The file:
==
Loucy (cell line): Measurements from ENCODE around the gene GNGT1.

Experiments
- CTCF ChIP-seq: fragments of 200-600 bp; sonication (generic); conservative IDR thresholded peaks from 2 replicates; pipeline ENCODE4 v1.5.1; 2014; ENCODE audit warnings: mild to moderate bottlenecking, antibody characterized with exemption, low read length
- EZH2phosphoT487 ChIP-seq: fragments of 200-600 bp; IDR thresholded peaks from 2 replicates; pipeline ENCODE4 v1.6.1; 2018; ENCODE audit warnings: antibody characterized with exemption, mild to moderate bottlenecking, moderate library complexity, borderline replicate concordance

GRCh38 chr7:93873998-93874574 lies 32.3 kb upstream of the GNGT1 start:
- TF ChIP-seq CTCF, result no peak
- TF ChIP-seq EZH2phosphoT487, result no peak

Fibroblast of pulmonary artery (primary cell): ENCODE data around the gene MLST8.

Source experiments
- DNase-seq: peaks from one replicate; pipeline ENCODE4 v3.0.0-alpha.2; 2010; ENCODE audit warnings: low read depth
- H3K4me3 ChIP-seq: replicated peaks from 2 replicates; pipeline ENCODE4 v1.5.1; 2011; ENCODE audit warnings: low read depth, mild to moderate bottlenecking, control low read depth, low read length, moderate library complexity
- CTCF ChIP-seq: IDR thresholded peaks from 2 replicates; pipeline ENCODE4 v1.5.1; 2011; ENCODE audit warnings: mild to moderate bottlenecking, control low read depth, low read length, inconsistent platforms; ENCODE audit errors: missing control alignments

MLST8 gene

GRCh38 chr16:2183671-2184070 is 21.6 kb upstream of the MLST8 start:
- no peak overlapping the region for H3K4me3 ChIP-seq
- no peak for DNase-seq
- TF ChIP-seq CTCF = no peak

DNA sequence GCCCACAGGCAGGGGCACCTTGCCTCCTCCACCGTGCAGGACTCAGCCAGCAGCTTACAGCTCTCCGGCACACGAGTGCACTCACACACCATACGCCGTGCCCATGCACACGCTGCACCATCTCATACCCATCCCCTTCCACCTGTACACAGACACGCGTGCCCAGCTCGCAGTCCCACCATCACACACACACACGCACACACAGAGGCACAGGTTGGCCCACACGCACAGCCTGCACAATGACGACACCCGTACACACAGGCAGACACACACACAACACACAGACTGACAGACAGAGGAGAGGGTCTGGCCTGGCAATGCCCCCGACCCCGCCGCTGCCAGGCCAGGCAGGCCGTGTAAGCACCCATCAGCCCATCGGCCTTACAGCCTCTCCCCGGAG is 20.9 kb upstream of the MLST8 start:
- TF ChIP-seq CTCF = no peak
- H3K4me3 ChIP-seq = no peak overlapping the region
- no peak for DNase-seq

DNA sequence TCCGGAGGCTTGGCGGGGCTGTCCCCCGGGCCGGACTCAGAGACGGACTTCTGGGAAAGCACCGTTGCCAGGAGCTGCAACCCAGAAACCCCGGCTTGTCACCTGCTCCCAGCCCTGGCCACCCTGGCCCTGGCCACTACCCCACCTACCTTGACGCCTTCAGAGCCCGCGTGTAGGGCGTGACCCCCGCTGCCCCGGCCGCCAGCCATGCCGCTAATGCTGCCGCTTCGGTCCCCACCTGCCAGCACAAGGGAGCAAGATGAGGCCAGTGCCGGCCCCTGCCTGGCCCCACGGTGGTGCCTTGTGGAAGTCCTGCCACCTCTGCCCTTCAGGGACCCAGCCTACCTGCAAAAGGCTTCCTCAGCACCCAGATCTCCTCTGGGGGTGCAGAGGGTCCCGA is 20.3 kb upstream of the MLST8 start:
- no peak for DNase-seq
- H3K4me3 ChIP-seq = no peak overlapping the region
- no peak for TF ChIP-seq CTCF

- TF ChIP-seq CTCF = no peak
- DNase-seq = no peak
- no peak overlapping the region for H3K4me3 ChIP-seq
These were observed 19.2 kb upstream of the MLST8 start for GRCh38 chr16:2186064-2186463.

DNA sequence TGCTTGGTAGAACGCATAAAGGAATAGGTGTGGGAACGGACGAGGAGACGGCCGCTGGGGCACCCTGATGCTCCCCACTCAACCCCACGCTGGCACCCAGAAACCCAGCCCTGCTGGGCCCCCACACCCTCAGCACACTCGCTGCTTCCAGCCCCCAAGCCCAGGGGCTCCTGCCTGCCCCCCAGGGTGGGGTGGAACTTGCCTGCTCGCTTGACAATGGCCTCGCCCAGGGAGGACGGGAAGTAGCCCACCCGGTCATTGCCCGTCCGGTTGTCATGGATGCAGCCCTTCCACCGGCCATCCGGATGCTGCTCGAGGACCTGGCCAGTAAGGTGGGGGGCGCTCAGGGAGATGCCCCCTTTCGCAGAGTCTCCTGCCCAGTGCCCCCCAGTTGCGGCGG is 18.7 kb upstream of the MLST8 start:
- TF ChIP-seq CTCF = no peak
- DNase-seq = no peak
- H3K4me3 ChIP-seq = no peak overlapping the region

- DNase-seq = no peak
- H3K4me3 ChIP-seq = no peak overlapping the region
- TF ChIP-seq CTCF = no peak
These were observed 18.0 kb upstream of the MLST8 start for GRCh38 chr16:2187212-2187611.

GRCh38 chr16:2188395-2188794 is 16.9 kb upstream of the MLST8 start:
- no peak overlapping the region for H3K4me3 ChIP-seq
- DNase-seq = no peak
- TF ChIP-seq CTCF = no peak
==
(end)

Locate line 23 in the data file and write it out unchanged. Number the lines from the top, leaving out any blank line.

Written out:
- no peak for DNase-seq